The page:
Lifecycle Cost Analysis for Single-Use Systems - Less complicated single-use systems have more favorable lifecycle economics. - BioPharm International

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Lifecycle Cost Analysis for Single-Use Systems
Less complicated single-use systems have more favorable lifecycle economics.


BioPharm International Supplements


As Table 5 indicates, Scenario 1 results in positive NPVs ranging from $320,000 at the lowest capacity to over $1.6 million for the upside scenario, suggesting this alternative be incorporated into our design. However, an examination of operating costs indicates the costs are higher for the single-use scenario for all 10 years. This suggests the savings derive from combining the two seed fermentations into a single fermenter, and not from using single-use systems. Based on this information we proposed Scenario 2, which combines the 50-L and 250-L seed fermenters into a single 250-L stainless-steel fermenter. This scenario produces lower less capital savings than scenario one but lifecycle savings are greater, making it the clear winner between the two scenarios.

Scenario 3 examines replacing the stainless-steel production fermenter with a single-use fermenter. Lifecycle costs for this option are very poor and there is a large technical risk because single-use fermenters of the required size are not yet available on the market. The negative economics result from the high cost of the single-use fermenter bags, which are close to $10,000 each.

Scenario 4 examines replacing three large stainless-steel vessels, one of them agitated, and depth filters in the recovery process with single-use systems. At this volume, the cost of single-use mixing bags is quite high, driving the economics to favor stainless-steel. In Scenario 8, we examine the same recovery process but replace just the hold vessels with single-use bags, keeping the stainless-steel agitated vessel. The economics for this option are favorable.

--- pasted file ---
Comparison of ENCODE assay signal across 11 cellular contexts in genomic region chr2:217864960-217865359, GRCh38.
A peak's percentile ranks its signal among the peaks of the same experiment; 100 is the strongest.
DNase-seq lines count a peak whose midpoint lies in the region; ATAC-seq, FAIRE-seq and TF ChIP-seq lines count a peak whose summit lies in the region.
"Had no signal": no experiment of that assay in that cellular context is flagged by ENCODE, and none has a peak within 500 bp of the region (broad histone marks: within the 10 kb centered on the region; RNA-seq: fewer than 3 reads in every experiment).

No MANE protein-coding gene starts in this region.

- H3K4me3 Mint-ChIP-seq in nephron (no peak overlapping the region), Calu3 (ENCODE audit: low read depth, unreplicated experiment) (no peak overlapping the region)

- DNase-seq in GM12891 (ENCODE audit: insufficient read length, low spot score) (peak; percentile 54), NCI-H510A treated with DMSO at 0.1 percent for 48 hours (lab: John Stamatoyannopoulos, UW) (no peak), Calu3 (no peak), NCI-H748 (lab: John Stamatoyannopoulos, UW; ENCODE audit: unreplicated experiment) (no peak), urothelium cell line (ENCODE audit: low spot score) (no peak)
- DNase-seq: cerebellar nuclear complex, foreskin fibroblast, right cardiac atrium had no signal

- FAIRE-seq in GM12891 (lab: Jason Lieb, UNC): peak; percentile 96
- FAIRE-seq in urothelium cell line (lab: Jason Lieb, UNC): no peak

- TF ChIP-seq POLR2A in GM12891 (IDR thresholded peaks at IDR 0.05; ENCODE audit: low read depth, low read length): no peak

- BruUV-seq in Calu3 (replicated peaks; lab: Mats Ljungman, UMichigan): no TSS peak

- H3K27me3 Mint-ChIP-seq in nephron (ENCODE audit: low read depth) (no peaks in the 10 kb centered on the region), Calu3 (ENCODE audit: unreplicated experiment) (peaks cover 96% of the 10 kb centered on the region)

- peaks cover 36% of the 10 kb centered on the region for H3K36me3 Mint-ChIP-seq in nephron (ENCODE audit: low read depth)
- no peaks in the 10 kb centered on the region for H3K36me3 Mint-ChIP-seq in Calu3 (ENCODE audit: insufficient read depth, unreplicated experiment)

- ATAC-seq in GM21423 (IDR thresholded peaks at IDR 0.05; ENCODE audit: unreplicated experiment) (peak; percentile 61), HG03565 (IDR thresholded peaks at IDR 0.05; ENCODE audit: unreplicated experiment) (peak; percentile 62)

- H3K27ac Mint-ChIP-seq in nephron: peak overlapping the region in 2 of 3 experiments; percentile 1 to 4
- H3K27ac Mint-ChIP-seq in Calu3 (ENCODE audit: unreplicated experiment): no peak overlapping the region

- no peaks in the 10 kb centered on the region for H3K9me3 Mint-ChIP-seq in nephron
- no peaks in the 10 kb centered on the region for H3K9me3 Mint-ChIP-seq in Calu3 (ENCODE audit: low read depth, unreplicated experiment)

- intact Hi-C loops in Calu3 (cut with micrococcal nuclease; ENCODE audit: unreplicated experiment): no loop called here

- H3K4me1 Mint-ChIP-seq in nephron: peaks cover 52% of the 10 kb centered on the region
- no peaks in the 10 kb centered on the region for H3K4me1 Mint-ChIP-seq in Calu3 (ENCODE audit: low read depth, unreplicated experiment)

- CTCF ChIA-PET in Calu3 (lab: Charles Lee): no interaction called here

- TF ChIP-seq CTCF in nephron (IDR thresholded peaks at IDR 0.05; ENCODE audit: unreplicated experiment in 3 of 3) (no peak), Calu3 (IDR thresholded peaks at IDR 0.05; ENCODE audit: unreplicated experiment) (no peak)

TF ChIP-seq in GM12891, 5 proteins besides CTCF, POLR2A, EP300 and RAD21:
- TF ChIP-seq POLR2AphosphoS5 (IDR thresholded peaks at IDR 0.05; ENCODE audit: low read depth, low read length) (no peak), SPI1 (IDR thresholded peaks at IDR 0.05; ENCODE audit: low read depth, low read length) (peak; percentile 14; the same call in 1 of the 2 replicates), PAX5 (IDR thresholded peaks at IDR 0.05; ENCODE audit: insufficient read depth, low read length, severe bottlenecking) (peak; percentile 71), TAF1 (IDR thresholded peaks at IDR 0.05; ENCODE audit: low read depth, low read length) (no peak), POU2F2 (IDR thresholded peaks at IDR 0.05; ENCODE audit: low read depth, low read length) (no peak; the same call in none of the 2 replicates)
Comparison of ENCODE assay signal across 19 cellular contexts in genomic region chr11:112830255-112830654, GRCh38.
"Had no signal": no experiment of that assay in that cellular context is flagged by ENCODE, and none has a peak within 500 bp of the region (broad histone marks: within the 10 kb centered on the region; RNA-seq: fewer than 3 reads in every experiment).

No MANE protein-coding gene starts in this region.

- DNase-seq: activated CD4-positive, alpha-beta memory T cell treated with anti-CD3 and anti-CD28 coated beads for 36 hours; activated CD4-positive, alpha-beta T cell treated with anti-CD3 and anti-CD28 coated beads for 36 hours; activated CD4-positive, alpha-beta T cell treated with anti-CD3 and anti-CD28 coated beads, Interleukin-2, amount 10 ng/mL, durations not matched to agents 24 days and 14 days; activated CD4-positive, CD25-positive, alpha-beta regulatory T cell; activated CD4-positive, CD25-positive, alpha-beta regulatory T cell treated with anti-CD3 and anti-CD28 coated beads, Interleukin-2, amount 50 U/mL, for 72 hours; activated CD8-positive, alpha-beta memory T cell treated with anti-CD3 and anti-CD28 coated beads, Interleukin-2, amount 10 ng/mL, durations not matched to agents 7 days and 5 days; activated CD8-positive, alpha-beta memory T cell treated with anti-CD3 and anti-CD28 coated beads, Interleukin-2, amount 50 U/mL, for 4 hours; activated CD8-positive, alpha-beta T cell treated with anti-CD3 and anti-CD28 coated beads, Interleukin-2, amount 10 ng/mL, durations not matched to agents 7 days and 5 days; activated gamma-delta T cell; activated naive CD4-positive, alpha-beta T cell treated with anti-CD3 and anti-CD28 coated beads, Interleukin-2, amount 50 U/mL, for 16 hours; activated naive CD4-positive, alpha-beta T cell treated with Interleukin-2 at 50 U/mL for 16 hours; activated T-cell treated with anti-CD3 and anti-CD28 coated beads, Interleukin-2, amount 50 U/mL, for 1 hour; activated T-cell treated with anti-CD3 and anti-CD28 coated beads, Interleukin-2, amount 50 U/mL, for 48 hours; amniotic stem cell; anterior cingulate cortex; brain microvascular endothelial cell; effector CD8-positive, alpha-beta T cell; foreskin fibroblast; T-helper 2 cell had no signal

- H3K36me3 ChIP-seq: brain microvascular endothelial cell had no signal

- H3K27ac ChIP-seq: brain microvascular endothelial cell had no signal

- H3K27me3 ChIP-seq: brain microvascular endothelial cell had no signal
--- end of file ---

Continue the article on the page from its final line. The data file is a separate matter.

Scenario 5 examines replacing fixed stainless-steel buffer and media-preparation tanks with single-use mixing systems. Here again, the optimum design for single-use systems is very different than for stainless steel. The stainless-steel design includes separate media and buffer preparation suites with separate gowning and material airlocks and separate air handlers. In the single-use design, we combine media and buffer preparation into a single suite because the risk of cross contamination is eliminated. We also reduce the number of preparation systems from seven to four, reflecting the higher productivity of the single-use mixing equipment. This resulted in significant savings in capital costs, operating personnel, and HVAC costs. However, these savings were dwarfed by the high cost of single-use mixing bags, resulting in negative NPVs for all capacity scenarios.

Scenario 6 is the buffer hold case study described earlier, and Scenario 7 uses single-use bags to hold intermediate product after various purification unit operations. Both of these scenarios use relatively inexpensive single-use storage bags and result in positive lifecycle economics.

Table 5 shows the importance of evaluating lifecycle costs in determining the optimum mix of stainless-steel and single-use systems. In our case study, if we look at capital savings only, we might decide to incorporate all of the single-use scenarios listed in Table 5. The result is a rough order of magnitude capital savings of $26 million. However, the NPV for these scenarios is a loss of $7 to $13 million. A more optimum solution is to combine scenarios 2, 6, 7, and 8. This results in a respectable capital savings of $18 million and positive lifecycle savings of $11 to just over $16 million.

Impact on Project Timeline

A final and very important financial consideration is the impact of single-use systems on project timeline. In many instances, the financial impact of getting to market faster dwarfs the lifecycle savings we have been discussing so far. The problem is that it is often very difficult to determine the impact of replacing a given piece of stainless-steel equipment with single-use systems on the overall project timeline. The reduced delivery time, installation, commissioning, and qualification of single-use systems shortens project timeline. However, the overall project timeline might still depend on long lead times for stainless-steel equipment for which there is no suitable single-use replacement.

For projects where time-to-market is an important consideration, we recommend performing the analysis described in this article, then evaluating the alternatives with negative NPVs based on their potential to affect the overall project schedule. For example, alternative five shows a negative NPV for single-use media and buffer preparation. Typically, stainless-steel media and buffer preparation equipment is not on the critical project path and replacing it with single-use mixing bags is not likely to accelerate the overall project timeline. Therefore, alternative five might still be rejected. However, stainless-steel fermenters are often on the critical project path, so alternatives one and three might be reconsidered if speed to market were an important driver.


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